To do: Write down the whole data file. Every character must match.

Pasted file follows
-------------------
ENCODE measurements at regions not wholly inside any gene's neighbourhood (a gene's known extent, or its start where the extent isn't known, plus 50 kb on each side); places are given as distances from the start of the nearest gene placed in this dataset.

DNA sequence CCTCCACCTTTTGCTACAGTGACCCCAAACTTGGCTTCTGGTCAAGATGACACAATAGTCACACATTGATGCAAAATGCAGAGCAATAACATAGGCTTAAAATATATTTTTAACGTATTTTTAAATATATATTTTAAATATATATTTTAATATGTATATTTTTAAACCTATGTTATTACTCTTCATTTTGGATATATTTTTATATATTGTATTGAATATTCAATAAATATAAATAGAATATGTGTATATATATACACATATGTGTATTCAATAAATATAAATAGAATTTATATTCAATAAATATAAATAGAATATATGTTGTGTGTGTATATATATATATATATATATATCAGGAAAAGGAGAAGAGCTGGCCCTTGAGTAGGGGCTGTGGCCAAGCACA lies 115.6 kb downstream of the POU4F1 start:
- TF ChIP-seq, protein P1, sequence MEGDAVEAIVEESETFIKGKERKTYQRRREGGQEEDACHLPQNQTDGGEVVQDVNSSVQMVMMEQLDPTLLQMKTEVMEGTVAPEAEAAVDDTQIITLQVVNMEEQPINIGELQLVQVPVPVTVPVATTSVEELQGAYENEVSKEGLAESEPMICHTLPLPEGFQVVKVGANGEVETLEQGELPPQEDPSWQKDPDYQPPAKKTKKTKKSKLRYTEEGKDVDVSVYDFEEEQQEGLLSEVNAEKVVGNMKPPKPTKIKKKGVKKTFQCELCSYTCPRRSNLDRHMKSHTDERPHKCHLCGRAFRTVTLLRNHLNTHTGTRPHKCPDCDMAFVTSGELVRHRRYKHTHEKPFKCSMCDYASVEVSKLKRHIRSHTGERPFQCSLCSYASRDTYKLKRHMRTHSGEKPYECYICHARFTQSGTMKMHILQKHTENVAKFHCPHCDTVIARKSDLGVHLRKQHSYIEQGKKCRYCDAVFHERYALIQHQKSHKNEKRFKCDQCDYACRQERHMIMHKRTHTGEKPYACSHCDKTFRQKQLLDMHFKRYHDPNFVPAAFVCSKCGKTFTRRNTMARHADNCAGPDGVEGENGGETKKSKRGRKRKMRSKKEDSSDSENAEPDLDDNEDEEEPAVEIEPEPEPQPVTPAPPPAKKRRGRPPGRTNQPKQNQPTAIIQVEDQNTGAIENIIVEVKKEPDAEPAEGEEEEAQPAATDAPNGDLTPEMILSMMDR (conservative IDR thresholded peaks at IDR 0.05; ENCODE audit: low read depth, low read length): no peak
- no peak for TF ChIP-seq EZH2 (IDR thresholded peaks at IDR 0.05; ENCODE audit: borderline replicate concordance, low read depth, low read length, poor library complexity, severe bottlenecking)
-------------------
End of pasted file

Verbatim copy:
ENCODE measurements at regions not wholly inside any gene's neighbourhood (a gene's known extent, or its start where the extent isn't known, plus 50 kb on each side); places are given as distances from the start of the nearest gene placed in this dataset.

DNA sequence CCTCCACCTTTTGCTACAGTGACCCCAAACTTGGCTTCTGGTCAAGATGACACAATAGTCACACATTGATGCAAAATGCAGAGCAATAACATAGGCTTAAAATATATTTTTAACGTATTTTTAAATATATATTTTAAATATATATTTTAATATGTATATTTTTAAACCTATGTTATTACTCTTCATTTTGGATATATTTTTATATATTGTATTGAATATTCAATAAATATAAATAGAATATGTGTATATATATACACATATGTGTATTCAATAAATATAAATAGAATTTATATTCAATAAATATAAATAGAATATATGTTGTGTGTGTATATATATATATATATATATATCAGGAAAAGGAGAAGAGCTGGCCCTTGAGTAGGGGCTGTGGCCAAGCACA lies 115.6 kb downstream of the POU4F1 start:
- TF ChIP-seq, protein P1, sequence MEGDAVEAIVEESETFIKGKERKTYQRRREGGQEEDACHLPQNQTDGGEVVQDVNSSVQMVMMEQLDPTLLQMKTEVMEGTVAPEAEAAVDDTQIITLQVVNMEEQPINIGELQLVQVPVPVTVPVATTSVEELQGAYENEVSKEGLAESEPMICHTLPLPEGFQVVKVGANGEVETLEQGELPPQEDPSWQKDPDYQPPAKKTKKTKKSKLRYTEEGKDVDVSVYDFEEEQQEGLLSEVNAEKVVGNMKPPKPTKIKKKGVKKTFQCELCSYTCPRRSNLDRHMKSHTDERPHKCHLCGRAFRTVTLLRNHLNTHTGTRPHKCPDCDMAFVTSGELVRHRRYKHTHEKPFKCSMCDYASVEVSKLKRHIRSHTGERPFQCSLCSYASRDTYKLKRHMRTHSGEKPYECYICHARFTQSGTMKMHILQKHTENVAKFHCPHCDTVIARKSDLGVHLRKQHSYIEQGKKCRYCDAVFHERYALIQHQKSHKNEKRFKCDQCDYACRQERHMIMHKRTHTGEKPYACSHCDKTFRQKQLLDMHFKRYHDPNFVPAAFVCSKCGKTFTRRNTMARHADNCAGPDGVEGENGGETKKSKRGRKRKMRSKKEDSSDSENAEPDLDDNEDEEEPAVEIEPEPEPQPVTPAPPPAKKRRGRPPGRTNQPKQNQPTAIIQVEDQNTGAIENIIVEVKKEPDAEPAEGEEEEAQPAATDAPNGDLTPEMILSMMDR (conservative IDR thresholded peaks at IDR 0.05; ENCODE audit: low read depth, low read length): no peak
- no peak for TF ChIP-seq EZH2 (IDR thresholded peaks at IDR 0.05; ENCODE audit: borderline replicate concordance, low read depth, low read length, poor library complexity, severe bottlenecking)